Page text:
Players can play as the Germans in multiplayer but not in the campaign. Why? A common theory is that the First and Second World Wars are too similar. That is true to a certain degree. They share similar names, participants, and reasoning. Compared to the German offensive of World War Two the offensive of World War One pales in comparison. Kaiser Wilhelm entered the war in support of his ally the Austro-Hungarian Empire. He saw it as a chance to expand the borders of his empire. Through a barely navigable mess of treaties, alliances and agreements Europe was at war by 1914 and Germany was blamed come 1918. Despite the untold destruction wrought by the First World War the blame for it does not lie squarely on Germany’s doorstep as opposed to the Second World War where nearly all the blame can be placed on the German Nazi party.
DICE has rectified Battlefield 1’s representation of World War One slightly. Downloadable content in the form of multiplayer maps allows players to play as both the French and Russians at varying points in the war as well as examining the disastrous Gallipoli Campaign in 1915. A number of historical inaccuracies surround these DLC packs as well as the main game itself regarding weapons used, female soldiers and other points that I won’t risk boring you to death over. And yet, despite it all, DICE created one of the greatest war shooters ever made.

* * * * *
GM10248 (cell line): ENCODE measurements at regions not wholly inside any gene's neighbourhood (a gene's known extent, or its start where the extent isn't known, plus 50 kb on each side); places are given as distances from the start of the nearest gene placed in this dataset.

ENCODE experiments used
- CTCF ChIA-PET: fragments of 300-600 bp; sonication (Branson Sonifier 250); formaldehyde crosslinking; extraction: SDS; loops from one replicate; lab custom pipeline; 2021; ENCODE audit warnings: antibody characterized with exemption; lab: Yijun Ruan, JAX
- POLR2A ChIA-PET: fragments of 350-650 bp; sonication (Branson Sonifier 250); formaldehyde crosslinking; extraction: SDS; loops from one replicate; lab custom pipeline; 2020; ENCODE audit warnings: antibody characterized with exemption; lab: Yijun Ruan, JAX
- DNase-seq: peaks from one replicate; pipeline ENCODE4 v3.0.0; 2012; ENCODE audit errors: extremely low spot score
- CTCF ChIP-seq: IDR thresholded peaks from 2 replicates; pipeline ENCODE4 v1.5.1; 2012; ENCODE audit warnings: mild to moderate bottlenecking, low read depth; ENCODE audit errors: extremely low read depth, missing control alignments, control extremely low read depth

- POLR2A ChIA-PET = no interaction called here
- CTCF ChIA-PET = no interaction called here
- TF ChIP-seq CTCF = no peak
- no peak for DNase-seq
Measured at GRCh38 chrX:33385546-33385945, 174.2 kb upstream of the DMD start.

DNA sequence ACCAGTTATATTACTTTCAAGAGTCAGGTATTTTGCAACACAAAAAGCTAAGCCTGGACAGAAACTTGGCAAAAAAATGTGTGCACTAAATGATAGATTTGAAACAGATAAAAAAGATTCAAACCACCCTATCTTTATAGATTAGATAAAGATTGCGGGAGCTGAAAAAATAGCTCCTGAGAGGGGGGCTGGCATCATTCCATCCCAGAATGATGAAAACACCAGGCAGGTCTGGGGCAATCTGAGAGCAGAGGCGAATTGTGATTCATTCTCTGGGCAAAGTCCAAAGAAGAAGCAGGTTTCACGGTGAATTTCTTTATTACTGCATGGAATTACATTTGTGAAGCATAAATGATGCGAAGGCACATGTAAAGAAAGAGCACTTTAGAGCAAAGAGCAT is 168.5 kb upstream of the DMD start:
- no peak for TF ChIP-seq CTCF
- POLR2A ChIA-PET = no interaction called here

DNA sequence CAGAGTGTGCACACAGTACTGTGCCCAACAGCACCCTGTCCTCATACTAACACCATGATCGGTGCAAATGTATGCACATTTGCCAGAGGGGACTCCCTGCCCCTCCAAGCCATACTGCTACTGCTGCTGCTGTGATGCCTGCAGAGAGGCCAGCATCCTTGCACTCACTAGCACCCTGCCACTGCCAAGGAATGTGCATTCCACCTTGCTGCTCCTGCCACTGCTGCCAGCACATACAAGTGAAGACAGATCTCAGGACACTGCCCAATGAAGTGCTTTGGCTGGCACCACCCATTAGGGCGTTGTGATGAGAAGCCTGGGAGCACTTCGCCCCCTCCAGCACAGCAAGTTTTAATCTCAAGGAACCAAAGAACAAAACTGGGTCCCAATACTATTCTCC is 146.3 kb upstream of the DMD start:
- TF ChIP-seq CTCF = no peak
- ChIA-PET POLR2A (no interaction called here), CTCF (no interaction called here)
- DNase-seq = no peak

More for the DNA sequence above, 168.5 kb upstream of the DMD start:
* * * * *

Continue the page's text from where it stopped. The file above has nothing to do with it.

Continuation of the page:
The chances of living through the First World War were slim just as surviving a game of Battlefield 1 without dying once is slim. You can be cut down by a cavalry sabre. A sniper can shoot you from a kilometre away. You can be gassed to death. Your sniper’s nest can collapse on you. The bunker your squad is occupying can be turned into a firestorm by a madman with a flamethrower. You can even be perfectly safe back at your home base, the one spot invulnerable to enemy assault, when some poor lost trooper who has spent his time edging around the battlefield will spot you and hack you to death with a shovel. That’s Battlefield 1 and it’s the closest we’ll get to the horrors of war outside of a VR simulation of the Normandy beach landings.